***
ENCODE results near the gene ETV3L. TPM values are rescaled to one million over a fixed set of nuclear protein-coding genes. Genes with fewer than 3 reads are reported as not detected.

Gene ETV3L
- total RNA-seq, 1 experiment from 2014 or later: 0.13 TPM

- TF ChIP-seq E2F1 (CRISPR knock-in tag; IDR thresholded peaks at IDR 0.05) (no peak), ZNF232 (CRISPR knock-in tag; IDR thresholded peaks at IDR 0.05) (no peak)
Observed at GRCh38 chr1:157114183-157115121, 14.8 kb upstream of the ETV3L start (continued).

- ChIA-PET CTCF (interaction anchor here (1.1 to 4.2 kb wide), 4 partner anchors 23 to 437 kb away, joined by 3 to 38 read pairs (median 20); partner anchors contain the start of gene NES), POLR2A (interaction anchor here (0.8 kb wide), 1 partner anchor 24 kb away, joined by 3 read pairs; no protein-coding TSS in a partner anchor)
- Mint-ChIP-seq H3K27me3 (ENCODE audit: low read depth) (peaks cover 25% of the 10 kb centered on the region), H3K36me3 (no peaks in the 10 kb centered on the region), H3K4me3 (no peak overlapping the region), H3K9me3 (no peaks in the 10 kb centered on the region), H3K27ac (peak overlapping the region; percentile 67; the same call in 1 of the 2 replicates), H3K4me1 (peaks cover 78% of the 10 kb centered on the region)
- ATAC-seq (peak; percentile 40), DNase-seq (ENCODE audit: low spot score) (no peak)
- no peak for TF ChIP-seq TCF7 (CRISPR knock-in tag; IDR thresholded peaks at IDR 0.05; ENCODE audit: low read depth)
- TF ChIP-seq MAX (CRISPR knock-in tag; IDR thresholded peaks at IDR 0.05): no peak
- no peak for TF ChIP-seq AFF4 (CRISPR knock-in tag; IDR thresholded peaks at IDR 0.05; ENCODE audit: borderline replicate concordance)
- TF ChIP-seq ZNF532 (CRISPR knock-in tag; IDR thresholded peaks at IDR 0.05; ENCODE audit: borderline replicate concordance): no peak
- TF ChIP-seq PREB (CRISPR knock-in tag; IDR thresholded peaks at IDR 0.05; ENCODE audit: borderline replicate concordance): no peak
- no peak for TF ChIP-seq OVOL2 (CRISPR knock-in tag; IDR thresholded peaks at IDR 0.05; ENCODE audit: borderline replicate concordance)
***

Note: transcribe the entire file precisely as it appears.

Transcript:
ENCODE results near the gene ETV3L. TPM values are rescaled to one million over a fixed set of nuclear protein-coding genes. Genes with fewer than 3 reads are reported as not detected.

Gene ETV3L
- total RNA-seq, 1 experiment from 2014 or later: 0.13 TPM

- TF ChIP-seq E2F1 (CRISPR knock-in tag; IDR thresholded peaks at IDR 0.05) (no peak), ZNF232 (CRISPR knock-in tag; IDR thresholded peaks at IDR 0.05) (no peak)
Observed at GRCh38 chr1:157114183-157115121, 14.8 kb upstream of the ETV3L start (continued).

- ChIA-PET CTCF (interaction anchor here (1.1 to 4.2 kb wide), 4 partner anchors 23 to 437 kb away, joined by 3 to 38 read pairs (median 20); partner anchors contain the start of gene NES), POLR2A (interaction anchor here (0.8 kb wide), 1 partner anchor 24 kb away, joined by 3 read pairs; no protein-coding TSS in a partner anchor)
- Mint-ChIP-seq H3K27me3 (ENCODE audit: low read depth) (peaks cover 25% of the 10 kb centered on the region), H3K36me3 (no peaks in the 10 kb centered on the region), H3K4me3 (no peak overlapping the region), H3K9me3 (no peaks in the 10 kb centered on the region), H3K27ac (peak overlapping the region; percentile 67; the same call in 1 of the 2 replicates), H3K4me1 (peaks cover 78% of the 10 kb centered on the region)
- ATAC-seq (peak; percentile 40), DNase-seq (ENCODE audit: low spot score) (no peak)
- no peak for TF ChIP-seq TCF7 (CRISPR knock-in tag; IDR thresholded peaks at IDR 0.05; ENCODE audit: low read depth)
- TF ChIP-seq MAX (CRISPR knock-in tag; IDR thresholded peaks at IDR 0.05): no peak
- no peak for TF ChIP-seq AFF4 (CRISPR knock-in tag; IDR thresholded peaks at IDR 0.05; ENCODE audit: borderline replicate concordance)
- TF ChIP-seq ZNF532 (CRISPR knock-in tag; IDR thresholded peaks at IDR 0.05; ENCODE audit: borderline replicate concordance): no peak
- TF ChIP-seq PREB (CRISPR knock-in tag; IDR thresholded peaks at IDR 0.05; ENCODE audit: borderline replicate concordance): no peak
- no peak for TF ChIP-seq OVOL2 (CRISPR knock-in tag; IDR thresholded peaks at IDR 0.05; ENCODE audit: borderline replicate concordance)